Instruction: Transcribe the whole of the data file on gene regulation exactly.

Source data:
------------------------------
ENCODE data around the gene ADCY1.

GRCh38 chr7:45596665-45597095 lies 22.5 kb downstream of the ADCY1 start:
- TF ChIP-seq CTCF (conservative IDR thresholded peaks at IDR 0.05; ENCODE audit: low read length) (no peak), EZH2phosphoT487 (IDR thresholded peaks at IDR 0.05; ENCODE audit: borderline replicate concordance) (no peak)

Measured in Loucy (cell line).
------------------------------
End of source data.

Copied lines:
ENCODE data around the gene ADCY1.

GRCh38 chr7:45596665-45597095 lies 22.5 kb downstream of the ADCY1 start:
- TF ChIP-seq CTCF (conservative IDR thresholded peaks at IDR 0.05; ENCODE audit: low read length) (no peak), EZH2phosphoT487 (IDR thresholded peaks at IDR 0.05; ENCODE audit: borderline replicate concordance) (no peak)

Measured in Loucy (cell line).